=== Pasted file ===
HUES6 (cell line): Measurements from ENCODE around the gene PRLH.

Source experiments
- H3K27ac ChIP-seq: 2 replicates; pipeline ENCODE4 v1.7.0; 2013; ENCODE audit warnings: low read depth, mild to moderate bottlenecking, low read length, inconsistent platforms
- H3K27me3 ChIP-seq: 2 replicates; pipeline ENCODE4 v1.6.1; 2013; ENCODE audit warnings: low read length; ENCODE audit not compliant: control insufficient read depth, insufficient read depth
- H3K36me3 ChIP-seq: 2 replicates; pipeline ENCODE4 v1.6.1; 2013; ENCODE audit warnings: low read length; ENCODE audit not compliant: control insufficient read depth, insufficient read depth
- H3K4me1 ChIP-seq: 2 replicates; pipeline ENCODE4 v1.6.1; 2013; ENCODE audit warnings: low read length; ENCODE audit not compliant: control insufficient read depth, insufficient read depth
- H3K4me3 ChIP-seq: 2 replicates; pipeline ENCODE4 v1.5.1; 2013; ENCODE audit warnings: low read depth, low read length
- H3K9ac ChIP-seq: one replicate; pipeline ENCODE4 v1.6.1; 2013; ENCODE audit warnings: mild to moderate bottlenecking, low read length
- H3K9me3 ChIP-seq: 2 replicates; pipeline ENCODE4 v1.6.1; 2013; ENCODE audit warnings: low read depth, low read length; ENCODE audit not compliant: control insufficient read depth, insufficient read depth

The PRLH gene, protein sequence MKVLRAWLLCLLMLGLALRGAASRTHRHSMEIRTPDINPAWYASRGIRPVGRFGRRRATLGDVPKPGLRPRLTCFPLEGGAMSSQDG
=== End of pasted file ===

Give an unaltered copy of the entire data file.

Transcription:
HUES6 (cell line): Measurements from ENCODE around the gene PRLH.

Source experiments
- H3K27ac ChIP-seq: 2 replicates; pipeline ENCODE4 v1.7.0; 2013; ENCODE audit warnings: low read depth, mild to moderate bottlenecking, low read length, inconsistent platforms
- H3K27me3 ChIP-seq: 2 replicates; pipeline ENCODE4 v1.6.1; 2013; ENCODE audit warnings: low read length; ENCODE audit not compliant: control insufficient read depth, insufficient read depth
- H3K36me3 ChIP-seq: 2 replicates; pipeline ENCODE4 v1.6.1; 2013; ENCODE audit warnings: low read length; ENCODE audit not compliant: control insufficient read depth, insufficient read depth
- H3K4me1 ChIP-seq: 2 replicates; pipeline ENCODE4 v1.6.1; 2013; ENCODE audit warnings: low read length; ENCODE audit not compliant: control insufficient read depth, insufficient read depth
- H3K4me3 ChIP-seq: 2 replicates; pipeline ENCODE4 v1.5.1; 2013; ENCODE audit warnings: low read depth, low read length
- H3K9ac ChIP-seq: one replicate; pipeline ENCODE4 v1.6.1; 2013; ENCODE audit warnings: mild to moderate bottlenecking, low read length
- H3K9me3 ChIP-seq: 2 replicates; pipeline ENCODE4 v1.6.1; 2013; ENCODE audit warnings: low read depth, low read length; ENCODE audit not compliant: control insufficient read depth, insufficient read depth

The PRLH gene, protein sequence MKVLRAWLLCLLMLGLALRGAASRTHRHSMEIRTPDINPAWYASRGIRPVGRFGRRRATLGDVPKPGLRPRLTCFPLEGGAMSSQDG